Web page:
Interim chair also criticises contractors’ cost-plus contracts, saying they don’t give ‘me any real levers’ for firms to improve performance
HS2 Ltd is targeting a 2030 completion date for the new high-speed rail line between west London and Birmingham, MPs have been told.
The company’s executive chairman Sir Jon Thompson revealed the internal target while giving evidence to a recall session of the public accounts committee.
Thompson was initially tight-lipped on the exact completion date, saying that they were “well within” the 2029 to 2033 range that government ministers have publicly committed to.
But later in the hearing, he said HS2 Ltd “have a month that we are trying to aim for in 2030”.
The executive chairman also used the committee meeting to criticise an investigation by the Sunday Times, which alleged that HS2 Ltd had sacked whistle-blowers and used misleading projections to keep the scheme alive.
Thompson described the article as “a disgrace” arguing that the allegations had already been investigated by the National Audit Office and the government internal audit agency and that no issues had been found.
He did admit that cost management of the project needed to be improved but lay part of the blame at the government’s door.
“The government decision to let a cost-plus contract where there are very few incentives or penalties around them, does not provide me with any real levers on those contractors to do better in relation to schedule and costs, because they receive a marginal reduction in their fee,” he said.
“If they spend 100% more than what was originally agreed, they only get a 1% reduction in their fee.”
But a recent note by broker Liberum explained the industry’s reluctance to take on the risk associated with a scheme like HS2 because of what a job of this scale could do to firms’ finances if jobs went wrong.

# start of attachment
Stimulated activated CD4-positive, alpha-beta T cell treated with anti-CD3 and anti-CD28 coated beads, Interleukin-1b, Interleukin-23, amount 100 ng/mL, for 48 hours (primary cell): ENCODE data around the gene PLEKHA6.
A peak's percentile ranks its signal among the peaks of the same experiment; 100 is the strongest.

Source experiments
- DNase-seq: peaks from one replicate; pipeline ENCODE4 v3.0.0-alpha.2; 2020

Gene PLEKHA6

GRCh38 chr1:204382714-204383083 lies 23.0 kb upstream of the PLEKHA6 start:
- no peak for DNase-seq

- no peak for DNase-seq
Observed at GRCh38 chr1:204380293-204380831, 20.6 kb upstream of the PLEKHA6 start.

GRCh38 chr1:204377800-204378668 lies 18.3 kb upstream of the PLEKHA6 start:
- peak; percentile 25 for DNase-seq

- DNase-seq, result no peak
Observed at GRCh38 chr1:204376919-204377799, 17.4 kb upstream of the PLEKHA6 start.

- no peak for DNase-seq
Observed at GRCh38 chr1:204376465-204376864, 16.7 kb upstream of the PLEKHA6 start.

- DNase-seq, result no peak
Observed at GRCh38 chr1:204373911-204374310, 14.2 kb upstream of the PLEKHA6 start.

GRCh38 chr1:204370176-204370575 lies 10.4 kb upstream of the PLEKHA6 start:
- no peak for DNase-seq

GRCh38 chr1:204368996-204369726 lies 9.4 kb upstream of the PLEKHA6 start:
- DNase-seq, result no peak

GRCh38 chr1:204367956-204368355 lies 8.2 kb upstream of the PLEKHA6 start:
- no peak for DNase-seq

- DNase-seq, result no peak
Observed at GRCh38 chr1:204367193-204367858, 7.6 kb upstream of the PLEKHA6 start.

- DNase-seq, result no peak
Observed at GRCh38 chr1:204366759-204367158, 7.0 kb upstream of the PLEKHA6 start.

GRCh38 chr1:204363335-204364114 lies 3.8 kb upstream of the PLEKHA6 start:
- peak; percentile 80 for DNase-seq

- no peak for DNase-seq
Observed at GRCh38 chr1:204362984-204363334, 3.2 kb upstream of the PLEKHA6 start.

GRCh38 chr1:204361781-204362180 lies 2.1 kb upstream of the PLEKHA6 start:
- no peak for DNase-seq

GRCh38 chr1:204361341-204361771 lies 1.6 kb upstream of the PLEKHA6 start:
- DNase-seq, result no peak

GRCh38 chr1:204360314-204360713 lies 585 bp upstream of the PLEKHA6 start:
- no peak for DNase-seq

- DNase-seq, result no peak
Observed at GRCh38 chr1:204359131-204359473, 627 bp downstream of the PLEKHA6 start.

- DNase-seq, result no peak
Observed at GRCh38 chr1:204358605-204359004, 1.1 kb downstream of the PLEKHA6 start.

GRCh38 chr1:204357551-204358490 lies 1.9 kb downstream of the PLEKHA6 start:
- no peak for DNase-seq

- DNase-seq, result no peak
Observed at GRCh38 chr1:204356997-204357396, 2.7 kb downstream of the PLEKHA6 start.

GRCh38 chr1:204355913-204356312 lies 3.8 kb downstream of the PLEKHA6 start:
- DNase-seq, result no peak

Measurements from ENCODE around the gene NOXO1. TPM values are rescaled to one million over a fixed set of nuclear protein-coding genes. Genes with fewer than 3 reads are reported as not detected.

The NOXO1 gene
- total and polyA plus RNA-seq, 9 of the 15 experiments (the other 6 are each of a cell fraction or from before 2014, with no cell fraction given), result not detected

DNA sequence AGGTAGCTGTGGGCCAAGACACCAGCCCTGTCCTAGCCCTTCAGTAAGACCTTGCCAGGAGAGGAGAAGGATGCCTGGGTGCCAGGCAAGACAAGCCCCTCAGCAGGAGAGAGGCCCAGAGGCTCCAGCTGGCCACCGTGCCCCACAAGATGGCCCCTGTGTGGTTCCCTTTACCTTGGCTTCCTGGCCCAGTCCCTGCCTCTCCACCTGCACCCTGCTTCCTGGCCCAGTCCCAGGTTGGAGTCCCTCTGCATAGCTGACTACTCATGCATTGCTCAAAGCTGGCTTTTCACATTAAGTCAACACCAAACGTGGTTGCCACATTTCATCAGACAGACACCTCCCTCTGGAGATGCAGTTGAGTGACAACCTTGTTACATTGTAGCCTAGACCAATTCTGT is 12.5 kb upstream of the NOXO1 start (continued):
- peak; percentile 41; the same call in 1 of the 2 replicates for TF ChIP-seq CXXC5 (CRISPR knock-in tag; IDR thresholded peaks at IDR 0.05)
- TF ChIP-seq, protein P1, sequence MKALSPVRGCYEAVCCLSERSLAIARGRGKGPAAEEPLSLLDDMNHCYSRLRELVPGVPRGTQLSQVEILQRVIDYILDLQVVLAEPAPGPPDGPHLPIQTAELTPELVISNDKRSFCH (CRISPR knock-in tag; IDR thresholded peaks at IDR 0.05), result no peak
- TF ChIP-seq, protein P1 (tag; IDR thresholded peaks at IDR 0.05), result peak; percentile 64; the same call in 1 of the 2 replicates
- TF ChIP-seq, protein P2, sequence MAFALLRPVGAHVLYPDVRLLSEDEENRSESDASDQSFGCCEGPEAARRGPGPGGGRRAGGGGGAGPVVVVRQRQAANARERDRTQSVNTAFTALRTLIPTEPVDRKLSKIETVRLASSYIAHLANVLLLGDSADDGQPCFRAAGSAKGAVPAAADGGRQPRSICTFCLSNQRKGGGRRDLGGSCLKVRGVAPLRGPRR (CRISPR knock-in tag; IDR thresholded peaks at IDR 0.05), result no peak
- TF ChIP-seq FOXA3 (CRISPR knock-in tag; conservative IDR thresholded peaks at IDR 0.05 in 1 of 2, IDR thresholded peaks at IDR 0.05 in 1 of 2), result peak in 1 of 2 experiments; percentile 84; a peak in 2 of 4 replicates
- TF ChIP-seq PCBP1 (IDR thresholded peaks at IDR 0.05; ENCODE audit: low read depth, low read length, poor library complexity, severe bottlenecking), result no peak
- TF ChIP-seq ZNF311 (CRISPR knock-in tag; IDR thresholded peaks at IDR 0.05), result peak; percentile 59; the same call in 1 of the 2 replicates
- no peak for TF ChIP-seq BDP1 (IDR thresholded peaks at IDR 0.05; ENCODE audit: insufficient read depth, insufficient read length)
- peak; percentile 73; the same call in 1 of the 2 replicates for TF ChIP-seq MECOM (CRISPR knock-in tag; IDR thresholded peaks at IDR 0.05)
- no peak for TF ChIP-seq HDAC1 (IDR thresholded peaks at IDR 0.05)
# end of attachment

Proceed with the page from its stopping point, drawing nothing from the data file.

“The problem is that inflation, which is particularly marked in building materials, is increasing the cost of the contract,” it said. “Delays in an inflationary environment only increase the cost further. Given that the contract is essentially cost-plus, that increase in cost means an increase in price which is born almost entirely by the taxpayer. The construction industry would never have taken this open-ended risk since it simply could not have afforded the downside.”
Thompson also revealed he was told about the decision to cancel Phase 2a and 2b of the project, which would have brought high-speed rail from Birmingham to Manchester, less than 24 hours before it was announced to the country at the Conservative Party conference last month.
HS2 Ltd is expecting the cost of litigation relating to contracts agreed for the later stages of the job to be under £10m, Thompson told the committee.
He also revealed that cancellation could result in some cost rises for the remainder of the project, linked to the need to re-direct trains from HS2 track to the West Coast Mainline at Handsacre Junction.
“To be transparent about it, [we] are looking at that to work out whether [Handsacre] needs to bigger and what that means in terms of land and cost and so on and so forth,” he said.
“So, the Network North changes, there may be many that reduce the cost but there may be some that increase the cost.”
On the issue of land sales, he disputed reports that they would result in a net loss of £100m, explaining that nobody had yet calculated a figure in any detail.
“We have not currently calculated what might be the loss to the taxpayer, because you have to work through every one of the 184 properties that you have purchased in order to put a value on them,” he said.
Thompson also cautioned the committee not to expect the speedy sale initially hinted at by the government, noting that the Critchel Down rules – which enable the previous owner to buy back the land in certain circumstances – would slow the process.
He also pointed out that on Phase 2a, the secretary of state would retain compulsory purchase powers until 2026, suppressing land values and therefore potentially incentivising a later sale.
Thompson became HS2 Ltd’s chairman in February this year and become executive chairman on an interim basis last month after the departure of chief executive Mark Thurston, announced in July.
He told the committee that a head-hunter had been hired to find a new chief executive to take over early next year and that the “only outstanding issue” was the question of salary, which is still being discussed by ministers.
His recommendation to government was to change the reward structure for the role so that the next chief executive earn less in basic salary than the £622,700 Thurston was paid but with the opportunity to earn more if schedule and cost targets are met.
HS2 Ltd will also introduce a new post of chief railway officer from January, who will report directly to the new chief executive.
“One of the lessons learnt from Crossrail is you need to have a single controlling mind for the programme overall, rather than working through individual lines,” said Thompson, explaining the decision.
“You need to have someone who integrates the whole thing and integrates the railway from in-service until now.”